Someone who must have read my Instagram post from earlier this week was behind me because they yelled, “Look, it’s Gandhi!”. This was to be expected by some, so self-indulged in hate, that they skim the surface of life wanting to critique those they have no capacity to understand. I told a story about when I gave the advice I needed to hear. That you can become your heroes if you do it in your own way. Expressing the pain of that boy potentially not understanding what I tried to tell him but something similar. Trying to emphasize how passionately I want people to be excited about life. To believe in things and allow wonder to carry you in the wind. Besides the point, the pain that person tried to inflict made me feel pity for their circumstance and gratitude for my own. I was extremely motivated to write after it, and in the setting sun, people began to arrive.

In this window, I met people from my hometown I had never known. They were wonderful people trying to do something. What that something was eluded me, but they were people engaging with their lives. All of them were excited about what I had to offer. I left these foreigner friends speechless when writing a poem about missing home. I wrote another on new beginnings. Music. Film. Hot dogs. Spice. Rice and beans. And achieving your goals. Some were better than others, but I felt like everyone I interacted with was better for it. That meant so much to me that I don’t think I will ever run out of ways to express it. I am forever grateful to those of you who I have had the opportunity to write poetry for. You all carry pieces of my heart.

For me, what I do is easy. It’s as natural as breathing. I have tried to do what everyone else has done. I have worked so many different jobs. Been to so many different places. Always getting knocked down and seeing broken glass. But a part of my hurt has been seemingly misunderstood. Misunderstood my own limitations as a person, and now, I don’t know. My scope is widening, and I am grateful to the neighbors I met.

Maybe I was avoiding the fact that a lot of my pain may have started with a reaction to an outside source but was always self-inflicted? Maybe I am so perpetually conflicted by the status of the world and reality, that sometimes being a local and enjoying simple pleasures can be difficult? What if you can't hate a place, but only who you were in that place? That sometimes memories of lesser versions of yourself weigh you down? Maybe denial is a defense mechanism of the mind to keep you safe from the pain that healing is?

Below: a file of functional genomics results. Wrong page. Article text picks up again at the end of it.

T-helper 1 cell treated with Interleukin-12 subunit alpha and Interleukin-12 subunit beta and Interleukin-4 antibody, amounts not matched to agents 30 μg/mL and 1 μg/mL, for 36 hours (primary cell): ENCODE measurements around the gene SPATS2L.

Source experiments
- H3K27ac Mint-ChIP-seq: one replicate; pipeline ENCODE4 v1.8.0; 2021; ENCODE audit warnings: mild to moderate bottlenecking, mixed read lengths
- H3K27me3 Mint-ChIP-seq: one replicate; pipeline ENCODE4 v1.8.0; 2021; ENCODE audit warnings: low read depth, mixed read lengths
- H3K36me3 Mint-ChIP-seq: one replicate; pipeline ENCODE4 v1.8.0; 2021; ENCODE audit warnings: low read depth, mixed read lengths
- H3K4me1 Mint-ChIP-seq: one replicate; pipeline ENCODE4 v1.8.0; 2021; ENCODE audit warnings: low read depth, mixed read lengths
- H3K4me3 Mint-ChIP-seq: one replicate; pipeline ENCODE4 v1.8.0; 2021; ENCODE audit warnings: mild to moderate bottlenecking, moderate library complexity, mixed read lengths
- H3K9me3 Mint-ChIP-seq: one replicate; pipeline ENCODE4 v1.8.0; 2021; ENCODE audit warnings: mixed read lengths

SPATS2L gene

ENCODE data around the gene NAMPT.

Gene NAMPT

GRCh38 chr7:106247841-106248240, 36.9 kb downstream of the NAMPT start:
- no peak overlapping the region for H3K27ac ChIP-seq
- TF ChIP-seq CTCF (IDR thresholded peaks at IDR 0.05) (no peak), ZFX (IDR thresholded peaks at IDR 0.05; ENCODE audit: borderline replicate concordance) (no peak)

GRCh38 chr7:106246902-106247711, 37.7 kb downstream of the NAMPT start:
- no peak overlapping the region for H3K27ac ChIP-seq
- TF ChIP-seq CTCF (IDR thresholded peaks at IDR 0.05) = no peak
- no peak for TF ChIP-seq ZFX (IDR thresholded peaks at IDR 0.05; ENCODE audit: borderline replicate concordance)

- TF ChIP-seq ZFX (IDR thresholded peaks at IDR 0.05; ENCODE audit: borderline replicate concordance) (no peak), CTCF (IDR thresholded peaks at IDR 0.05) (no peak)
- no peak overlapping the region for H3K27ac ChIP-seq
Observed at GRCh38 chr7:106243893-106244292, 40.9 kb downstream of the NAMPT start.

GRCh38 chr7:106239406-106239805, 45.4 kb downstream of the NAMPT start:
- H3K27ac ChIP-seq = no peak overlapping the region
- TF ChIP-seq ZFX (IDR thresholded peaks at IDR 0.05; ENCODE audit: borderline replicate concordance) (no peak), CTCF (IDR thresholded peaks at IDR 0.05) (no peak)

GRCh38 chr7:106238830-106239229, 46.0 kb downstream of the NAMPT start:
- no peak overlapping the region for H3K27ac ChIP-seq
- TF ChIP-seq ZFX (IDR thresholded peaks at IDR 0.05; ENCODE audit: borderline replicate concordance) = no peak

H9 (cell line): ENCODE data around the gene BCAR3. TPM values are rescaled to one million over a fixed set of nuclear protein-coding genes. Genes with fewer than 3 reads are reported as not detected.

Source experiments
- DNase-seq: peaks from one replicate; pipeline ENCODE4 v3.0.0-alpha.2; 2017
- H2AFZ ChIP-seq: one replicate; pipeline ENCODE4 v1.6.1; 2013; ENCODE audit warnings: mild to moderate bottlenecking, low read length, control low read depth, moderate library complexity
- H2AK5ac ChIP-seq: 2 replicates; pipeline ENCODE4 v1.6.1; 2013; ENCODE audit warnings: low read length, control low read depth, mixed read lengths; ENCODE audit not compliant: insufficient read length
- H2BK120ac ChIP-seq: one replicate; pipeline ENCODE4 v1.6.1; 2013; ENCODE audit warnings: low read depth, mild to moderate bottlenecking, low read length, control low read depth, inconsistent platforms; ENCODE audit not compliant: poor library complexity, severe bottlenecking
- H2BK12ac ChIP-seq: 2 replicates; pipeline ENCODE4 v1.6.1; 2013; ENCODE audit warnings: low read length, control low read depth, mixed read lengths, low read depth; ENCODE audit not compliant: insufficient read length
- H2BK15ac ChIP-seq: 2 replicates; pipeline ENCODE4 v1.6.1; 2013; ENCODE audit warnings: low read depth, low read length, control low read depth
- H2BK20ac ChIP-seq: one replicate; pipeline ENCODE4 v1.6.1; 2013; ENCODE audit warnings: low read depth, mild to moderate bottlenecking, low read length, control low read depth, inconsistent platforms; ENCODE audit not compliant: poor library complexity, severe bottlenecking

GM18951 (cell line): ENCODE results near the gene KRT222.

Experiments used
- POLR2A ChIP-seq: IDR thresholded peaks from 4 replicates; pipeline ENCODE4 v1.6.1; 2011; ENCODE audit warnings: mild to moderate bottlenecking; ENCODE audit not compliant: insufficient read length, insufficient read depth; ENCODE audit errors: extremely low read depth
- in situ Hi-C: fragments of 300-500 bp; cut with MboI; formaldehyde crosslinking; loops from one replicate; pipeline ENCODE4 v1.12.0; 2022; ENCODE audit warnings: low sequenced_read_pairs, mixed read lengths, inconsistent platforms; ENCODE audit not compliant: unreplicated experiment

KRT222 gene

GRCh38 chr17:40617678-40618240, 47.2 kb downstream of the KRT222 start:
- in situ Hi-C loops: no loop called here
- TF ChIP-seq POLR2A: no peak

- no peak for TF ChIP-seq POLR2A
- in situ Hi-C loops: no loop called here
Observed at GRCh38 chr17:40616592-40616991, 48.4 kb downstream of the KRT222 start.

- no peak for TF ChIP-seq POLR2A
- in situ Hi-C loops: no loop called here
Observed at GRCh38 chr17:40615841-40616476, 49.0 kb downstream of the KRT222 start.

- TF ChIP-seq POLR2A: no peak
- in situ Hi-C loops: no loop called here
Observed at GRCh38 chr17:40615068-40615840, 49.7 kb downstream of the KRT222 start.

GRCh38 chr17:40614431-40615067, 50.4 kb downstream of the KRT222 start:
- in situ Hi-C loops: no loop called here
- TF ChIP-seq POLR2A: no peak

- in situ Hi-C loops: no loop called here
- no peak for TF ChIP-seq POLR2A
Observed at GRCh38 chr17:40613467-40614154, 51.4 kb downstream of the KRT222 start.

I left the waterfront that evening and went to my childhood home. I spent the rest of my weekend with my family dog, a little white maltese and poodle mix. Pondering these questions and always concluding they bear truth and they bear lies. Lies that will only reveal themself with time. Following what is true to show me the rest behind the lies. And I wrote this down for me to interpret just as much as you, the reader. Because I just move my fingers on the tail of my heart and try to see where it has been.

Steaks were cooked over the fire. Music was played. Drinks went down. Our moods went up. Then the day drifted away while the crickets took the night. Family was family. Friends were friends. Poets were poets. All was right in the world. At least for now. Under the camoflage tent of Central Park trees. But beyond it? The only way to know is to look, for the highest form of love is paying attention.

“Man cannot remake himself without suffering, for he is both the marble and the sculptor.” -Alexis Carrel

Thank you for reading. I hope you are better for it.

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About the Creator

Ruben De Escapado

Most know me as a poet sitting on a park bench in Central Park. Writing poetry for strangers. Before that I lived a life and learned a few things. Now I listen to what the world had to teach others. Believe in yourself and be honest. Okay.